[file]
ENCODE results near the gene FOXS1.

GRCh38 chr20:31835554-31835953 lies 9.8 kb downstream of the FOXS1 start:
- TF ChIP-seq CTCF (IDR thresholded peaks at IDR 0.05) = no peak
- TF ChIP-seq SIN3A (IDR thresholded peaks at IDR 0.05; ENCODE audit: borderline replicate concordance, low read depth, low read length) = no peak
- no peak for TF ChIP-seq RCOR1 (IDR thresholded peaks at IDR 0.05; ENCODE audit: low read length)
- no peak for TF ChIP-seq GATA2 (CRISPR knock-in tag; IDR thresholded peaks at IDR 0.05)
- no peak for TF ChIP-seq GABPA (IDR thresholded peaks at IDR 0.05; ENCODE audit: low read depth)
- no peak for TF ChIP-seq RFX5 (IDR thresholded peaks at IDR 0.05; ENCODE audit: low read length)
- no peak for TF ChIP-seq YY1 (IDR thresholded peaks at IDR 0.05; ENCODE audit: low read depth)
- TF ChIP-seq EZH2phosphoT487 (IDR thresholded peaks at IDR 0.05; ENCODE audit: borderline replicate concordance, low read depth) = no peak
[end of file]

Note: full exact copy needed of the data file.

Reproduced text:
ENCODE results near the gene FOXS1.

GRCh38 chr20:31835554-31835953 lies 9.8 kb downstream of the FOXS1 start:
- TF ChIP-seq CTCF (IDR thresholded peaks at IDR 0.05) = no peak
- TF ChIP-seq SIN3A (IDR thresholded peaks at IDR 0.05; ENCODE audit: borderline replicate concordance, low read depth, low read length) = no peak
- no peak for TF ChIP-seq RCOR1 (IDR thresholded peaks at IDR 0.05; ENCODE audit: low read length)
- no peak for TF ChIP-seq GATA2 (CRISPR knock-in tag; IDR thresholded peaks at IDR 0.05)
- no peak for TF ChIP-seq GABPA (IDR thresholded peaks at IDR 0.05; ENCODE audit: low read depth)
- no peak for TF ChIP-seq RFX5 (IDR thresholded peaks at IDR 0.05; ENCODE audit: low read length)
- no peak for TF ChIP-seq YY1 (IDR thresholded peaks at IDR 0.05; ENCODE audit: low read depth)
- TF ChIP-seq EZH2phosphoT487 (IDR thresholded peaks at IDR 0.05; ENCODE audit: borderline replicate concordance, low read depth) = no peak